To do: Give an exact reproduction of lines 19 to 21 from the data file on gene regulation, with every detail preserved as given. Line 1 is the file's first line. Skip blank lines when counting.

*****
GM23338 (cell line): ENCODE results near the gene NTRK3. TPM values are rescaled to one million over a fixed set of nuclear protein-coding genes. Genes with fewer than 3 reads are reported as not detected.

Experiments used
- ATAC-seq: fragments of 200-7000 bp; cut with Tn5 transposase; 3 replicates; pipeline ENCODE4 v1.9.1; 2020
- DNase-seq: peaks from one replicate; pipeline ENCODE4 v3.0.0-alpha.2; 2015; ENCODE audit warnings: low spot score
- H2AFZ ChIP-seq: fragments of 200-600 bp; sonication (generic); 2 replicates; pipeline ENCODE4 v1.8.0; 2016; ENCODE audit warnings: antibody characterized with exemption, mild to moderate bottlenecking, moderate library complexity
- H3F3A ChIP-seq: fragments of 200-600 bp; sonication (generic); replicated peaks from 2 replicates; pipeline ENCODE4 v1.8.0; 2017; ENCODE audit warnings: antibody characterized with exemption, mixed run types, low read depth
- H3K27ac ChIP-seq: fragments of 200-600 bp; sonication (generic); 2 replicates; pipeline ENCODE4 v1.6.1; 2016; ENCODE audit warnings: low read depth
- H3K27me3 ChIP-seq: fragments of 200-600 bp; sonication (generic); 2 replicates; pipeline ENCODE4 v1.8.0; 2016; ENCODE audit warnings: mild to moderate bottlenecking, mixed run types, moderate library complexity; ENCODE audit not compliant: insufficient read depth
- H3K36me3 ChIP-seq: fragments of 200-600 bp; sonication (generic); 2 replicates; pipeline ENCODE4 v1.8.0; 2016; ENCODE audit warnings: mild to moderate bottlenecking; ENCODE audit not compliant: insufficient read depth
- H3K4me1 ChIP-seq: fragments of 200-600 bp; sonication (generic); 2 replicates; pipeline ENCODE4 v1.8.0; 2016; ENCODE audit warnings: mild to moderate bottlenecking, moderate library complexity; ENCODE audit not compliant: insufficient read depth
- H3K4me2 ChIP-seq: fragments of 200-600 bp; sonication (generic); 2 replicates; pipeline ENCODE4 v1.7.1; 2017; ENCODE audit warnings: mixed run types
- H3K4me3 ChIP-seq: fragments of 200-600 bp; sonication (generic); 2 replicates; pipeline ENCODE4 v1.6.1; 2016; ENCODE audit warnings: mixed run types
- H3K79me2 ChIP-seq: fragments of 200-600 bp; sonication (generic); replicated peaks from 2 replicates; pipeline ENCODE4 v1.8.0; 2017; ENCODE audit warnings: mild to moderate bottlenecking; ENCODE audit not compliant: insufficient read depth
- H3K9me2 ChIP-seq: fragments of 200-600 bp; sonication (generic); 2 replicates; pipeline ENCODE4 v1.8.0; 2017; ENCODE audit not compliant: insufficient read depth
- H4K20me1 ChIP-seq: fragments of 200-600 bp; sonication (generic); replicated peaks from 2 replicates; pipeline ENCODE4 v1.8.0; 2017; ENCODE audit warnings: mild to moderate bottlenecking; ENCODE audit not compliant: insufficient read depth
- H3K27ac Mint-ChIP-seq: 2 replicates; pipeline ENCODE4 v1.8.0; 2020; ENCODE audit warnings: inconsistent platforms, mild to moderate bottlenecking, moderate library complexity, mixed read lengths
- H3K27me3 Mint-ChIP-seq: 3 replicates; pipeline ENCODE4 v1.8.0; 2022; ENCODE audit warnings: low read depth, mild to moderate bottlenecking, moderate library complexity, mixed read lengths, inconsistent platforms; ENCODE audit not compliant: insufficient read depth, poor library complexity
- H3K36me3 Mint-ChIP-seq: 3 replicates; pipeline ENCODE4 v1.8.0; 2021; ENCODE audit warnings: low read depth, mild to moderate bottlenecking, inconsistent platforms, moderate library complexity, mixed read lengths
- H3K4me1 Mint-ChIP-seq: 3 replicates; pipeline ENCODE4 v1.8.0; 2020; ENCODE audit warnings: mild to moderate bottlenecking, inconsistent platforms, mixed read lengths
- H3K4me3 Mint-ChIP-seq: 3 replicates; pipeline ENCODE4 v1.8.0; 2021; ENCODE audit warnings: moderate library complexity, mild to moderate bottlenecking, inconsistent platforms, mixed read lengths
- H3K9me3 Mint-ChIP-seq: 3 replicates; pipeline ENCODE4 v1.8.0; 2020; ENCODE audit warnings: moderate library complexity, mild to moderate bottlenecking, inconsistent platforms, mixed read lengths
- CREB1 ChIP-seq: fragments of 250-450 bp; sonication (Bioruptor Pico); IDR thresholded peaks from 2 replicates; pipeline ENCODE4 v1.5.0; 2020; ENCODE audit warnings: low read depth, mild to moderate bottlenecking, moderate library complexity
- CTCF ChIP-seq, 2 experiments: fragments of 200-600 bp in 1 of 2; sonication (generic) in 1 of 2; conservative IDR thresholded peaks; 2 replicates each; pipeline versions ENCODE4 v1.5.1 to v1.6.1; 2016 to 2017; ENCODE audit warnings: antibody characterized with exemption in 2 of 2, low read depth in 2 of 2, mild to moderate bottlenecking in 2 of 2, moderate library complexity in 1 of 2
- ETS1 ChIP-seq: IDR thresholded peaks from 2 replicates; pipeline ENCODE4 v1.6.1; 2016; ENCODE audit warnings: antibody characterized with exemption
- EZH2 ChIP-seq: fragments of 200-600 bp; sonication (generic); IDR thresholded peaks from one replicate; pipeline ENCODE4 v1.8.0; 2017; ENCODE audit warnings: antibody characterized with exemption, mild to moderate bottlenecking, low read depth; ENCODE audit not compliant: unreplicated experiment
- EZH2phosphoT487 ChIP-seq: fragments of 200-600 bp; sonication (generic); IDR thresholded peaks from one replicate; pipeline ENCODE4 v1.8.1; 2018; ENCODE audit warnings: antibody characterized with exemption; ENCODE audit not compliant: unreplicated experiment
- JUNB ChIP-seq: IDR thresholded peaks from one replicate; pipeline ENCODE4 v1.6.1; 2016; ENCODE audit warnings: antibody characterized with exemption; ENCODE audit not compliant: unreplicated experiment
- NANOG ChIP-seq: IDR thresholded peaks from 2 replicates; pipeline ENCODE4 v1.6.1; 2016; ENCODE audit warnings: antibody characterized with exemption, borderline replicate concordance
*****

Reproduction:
- H3K4me1 Mint-ChIP-seq: 3 replicates; pipeline ENCODE4 v1.8.0; 2020; ENCODE audit warnings: mild to moderate bottlenecking, inconsistent platforms, mixed read lengths
- H3K4me3 Mint-ChIP-seq: 3 replicates; pipeline ENCODE4 v1.8.0; 2021; ENCODE audit warnings: moderate library complexity, mild to moderate bottlenecking, inconsistent platforms, mixed read lengths
- H3K9me3 Mint-ChIP-seq: 3 replicates; pipeline ENCODE4 v1.8.0; 2020; ENCODE audit warnings: moderate library complexity, mild to moderate bottlenecking, inconsistent platforms, mixed read lengths